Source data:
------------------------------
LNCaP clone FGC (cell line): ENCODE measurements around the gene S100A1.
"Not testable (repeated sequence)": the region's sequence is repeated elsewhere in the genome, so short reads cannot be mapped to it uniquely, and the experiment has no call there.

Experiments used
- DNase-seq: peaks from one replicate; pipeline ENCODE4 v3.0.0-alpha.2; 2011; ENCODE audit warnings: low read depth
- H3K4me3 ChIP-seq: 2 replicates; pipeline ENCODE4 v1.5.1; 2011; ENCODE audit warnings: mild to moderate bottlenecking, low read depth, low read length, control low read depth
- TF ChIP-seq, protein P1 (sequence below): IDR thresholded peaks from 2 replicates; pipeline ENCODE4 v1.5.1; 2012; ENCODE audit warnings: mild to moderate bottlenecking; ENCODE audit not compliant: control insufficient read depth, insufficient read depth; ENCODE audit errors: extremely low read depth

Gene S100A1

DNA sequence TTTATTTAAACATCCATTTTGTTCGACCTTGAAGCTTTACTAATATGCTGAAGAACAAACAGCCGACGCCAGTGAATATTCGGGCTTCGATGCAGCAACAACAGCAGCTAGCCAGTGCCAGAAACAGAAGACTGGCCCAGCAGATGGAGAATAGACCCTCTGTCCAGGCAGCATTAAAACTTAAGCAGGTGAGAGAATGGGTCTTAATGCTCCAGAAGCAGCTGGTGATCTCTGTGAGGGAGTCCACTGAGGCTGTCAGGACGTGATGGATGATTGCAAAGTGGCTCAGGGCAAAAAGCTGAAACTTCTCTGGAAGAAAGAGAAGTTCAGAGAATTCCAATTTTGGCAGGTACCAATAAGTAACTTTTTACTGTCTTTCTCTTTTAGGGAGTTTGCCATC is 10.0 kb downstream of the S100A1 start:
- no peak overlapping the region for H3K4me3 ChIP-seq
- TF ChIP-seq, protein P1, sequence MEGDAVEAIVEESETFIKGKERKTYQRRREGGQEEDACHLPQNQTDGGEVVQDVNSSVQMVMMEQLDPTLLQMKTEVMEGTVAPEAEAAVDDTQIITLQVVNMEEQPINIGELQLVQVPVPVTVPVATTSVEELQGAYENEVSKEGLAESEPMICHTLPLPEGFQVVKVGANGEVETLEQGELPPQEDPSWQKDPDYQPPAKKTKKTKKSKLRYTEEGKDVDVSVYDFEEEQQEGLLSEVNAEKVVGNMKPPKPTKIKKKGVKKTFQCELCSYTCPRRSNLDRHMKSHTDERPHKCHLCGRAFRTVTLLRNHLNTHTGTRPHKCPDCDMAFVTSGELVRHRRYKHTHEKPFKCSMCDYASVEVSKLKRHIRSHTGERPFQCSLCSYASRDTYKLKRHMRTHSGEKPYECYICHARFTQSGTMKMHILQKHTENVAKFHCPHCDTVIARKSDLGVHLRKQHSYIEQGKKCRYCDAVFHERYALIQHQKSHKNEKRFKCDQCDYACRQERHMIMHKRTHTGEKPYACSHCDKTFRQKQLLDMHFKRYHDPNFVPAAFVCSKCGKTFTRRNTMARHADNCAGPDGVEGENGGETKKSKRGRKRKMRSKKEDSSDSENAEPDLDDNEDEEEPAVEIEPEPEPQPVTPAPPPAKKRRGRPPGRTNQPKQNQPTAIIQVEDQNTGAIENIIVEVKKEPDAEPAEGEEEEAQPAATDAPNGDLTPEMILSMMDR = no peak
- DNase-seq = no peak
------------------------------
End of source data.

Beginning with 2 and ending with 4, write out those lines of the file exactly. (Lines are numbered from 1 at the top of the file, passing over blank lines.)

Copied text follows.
"Not testable (repeated sequence)": the region's sequence is repeated elsewhere in the genome, so short reads cannot be mapped to it uniquely, and the experiment has no call there.

Experiments used
- DNase-seq: peaks from one replicate; pipeline ENCODE4 v3.0.0-alpha.2; 2011; ENCODE audit warnings: low read depth